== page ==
Or find a reason, God knows where.
Oh, Calculus; Oh, Calculus,
Your theorems I can't master. **

** Oh, Calculus; Oh, Calculus,
My limit I am reaching.
Oh, Calculus; Oh, Calculus,
For mercy I'm beseeching.
My grades do not approach a B,
They're just an epsilon from D.
Oh, Calculus; Oh, Calculus,
My limit I am reaching. **

**Calculus Rhapsody **(to the tune of Bohemian Rhapsody by Queen)

By Phil Kirk & Mike Gospel

Is this x defined?

Is f continuous?

How do you find out?

You can use the limit process.

Approach from both sides,

The left and the right and meet.

Im a just a limit, defined analytically

Functions continuous,

Theres no holes,

No sharp points,

Or asymptotes.

Any way this graph goes

It is differentiable for me for me.

All year, in Calculus

Weve learned so many things

About which we are going to sing

We can find derivatives

And integrals

And the area enclosed between two curves.

Y prime oooh

Is the derivative of y

Y equals x to the n, dy/dx

Equals n times x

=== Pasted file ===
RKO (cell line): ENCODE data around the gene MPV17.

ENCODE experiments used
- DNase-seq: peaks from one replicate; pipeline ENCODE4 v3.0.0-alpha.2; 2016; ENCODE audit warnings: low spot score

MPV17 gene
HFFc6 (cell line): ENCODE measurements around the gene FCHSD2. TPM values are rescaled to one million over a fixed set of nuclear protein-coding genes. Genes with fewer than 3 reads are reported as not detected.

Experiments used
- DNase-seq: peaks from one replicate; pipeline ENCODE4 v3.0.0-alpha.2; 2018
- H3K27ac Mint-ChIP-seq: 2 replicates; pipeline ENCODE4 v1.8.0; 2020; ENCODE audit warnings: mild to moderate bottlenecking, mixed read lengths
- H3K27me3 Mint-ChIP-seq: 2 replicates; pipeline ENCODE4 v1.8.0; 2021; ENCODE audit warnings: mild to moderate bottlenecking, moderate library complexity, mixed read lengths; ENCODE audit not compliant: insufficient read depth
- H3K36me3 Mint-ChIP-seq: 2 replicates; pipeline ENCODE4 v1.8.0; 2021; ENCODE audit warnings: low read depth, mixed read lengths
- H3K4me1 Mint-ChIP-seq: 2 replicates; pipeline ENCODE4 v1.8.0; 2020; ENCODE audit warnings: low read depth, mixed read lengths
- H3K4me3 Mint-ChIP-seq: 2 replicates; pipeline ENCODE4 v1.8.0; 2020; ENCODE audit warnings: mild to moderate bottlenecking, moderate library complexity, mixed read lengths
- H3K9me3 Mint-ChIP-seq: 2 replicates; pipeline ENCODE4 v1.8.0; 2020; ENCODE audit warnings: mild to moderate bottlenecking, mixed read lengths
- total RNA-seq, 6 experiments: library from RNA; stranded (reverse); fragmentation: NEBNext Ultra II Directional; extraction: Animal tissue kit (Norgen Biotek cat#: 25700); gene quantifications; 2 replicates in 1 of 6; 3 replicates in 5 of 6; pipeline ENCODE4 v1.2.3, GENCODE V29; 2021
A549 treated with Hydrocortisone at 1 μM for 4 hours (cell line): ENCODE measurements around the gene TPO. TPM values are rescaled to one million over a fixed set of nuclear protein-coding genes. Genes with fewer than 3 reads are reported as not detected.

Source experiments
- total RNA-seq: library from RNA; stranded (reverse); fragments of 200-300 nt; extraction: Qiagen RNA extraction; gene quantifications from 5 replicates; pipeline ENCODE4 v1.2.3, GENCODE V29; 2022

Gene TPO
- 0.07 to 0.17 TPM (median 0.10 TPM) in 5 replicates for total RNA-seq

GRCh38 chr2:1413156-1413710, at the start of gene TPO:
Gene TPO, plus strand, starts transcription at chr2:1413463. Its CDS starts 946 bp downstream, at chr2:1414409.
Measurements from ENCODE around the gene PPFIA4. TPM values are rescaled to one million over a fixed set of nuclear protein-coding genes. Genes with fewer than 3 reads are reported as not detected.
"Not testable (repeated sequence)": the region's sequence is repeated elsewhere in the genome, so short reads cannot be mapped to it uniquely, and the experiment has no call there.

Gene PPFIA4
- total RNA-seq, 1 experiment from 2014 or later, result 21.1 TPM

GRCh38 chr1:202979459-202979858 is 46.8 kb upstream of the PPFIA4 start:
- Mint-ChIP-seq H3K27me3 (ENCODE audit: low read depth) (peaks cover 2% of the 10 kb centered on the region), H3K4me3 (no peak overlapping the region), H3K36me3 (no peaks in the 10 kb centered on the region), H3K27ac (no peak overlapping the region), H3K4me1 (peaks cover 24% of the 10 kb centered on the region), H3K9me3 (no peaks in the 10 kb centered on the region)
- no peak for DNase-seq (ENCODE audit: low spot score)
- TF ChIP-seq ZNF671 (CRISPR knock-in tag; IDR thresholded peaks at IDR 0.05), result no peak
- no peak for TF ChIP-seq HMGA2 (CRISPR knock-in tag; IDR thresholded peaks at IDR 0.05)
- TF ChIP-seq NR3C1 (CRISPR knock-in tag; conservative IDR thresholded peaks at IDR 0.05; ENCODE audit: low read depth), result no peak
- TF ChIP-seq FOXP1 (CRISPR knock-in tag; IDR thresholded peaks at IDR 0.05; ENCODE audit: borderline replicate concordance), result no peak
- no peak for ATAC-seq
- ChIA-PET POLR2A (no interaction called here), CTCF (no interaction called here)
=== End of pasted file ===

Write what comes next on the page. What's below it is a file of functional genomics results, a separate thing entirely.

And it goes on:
To the n-1.

Other applications

Of derivatives apply

If y is divided or multiplied

You use the quotient

And product rules

And don't you forget

To do the dance

Also oooh (don't forget the chain rule)

Before you are done,

You gotta remember to multiply by the chain

(Instrumental solo)

I need to find the area under a curve

Integrate! Integrate! You can use the integration

Raise exponent by one multiply the reciprocal

Plus a constant

Plus a constant

Add a constant

Add a constant

Add a constant labeled C

(Labeled C-ee-ee-ee-ee)

Im just a constant

Nobody loves me.

Hes just a constant

Might as well just call it C

Never forget to add the constant C

Can you find the area between f and g

In-te-grate f and then integrate g

(then subtract)

To revolve around the y-axis

(integrate)

outer radius squared minus inner radius squared

(multiplied)

multiplied by pi

(multiply)

Multiply the integral by pi!

Pi tastes real good with whipped cream!

Mama-Mia, Mama-Mia

Mama-Mia let me go.

Pre-calculus did not help me to prepare for Calculus, for Calculus, help me!

So you think you can find out the limit of y?

So you think you'll find zero and have it defined

Oh baby cant define that point baby